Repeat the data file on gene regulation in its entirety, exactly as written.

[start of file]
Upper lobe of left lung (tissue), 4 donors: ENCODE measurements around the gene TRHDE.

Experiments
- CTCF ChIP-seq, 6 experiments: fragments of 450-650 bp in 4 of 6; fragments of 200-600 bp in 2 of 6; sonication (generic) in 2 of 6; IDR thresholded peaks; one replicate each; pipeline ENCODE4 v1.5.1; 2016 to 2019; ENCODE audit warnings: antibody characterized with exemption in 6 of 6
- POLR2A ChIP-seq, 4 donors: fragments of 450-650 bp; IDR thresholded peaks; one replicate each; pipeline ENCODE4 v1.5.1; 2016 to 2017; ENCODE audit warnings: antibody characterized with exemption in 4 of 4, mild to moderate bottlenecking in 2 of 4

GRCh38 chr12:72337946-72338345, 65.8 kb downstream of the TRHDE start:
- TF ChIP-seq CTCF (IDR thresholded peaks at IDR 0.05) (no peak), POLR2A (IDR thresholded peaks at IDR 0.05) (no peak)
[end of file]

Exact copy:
Upper lobe of left lung (tissue), 4 donors: ENCODE measurements around the gene TRHDE.

Experiments
- CTCF ChIP-seq, 6 experiments: fragments of 450-650 bp in 4 of 6; fragments of 200-600 bp in 2 of 6; sonication (generic) in 2 of 6; IDR thresholded peaks; one replicate each; pipeline ENCODE4 v1.5.1; 2016 to 2019; ENCODE audit warnings: antibody characterized with exemption in 6 of 6
- POLR2A ChIP-seq, 4 donors: fragments of 450-650 bp; IDR thresholded peaks; one replicate each; pipeline ENCODE4 v1.5.1; 2016 to 2017; ENCODE audit warnings: antibody characterized with exemption in 4 of 4, mild to moderate bottlenecking in 2 of 4

GRCh38 chr12:72337946-72338345, 65.8 kb downstream of the TRHDE start:
- TF ChIP-seq CTCF (IDR thresholded peaks at IDR 0.05) (no peak), POLR2A (IDR thresholded peaks at IDR 0.05) (no peak)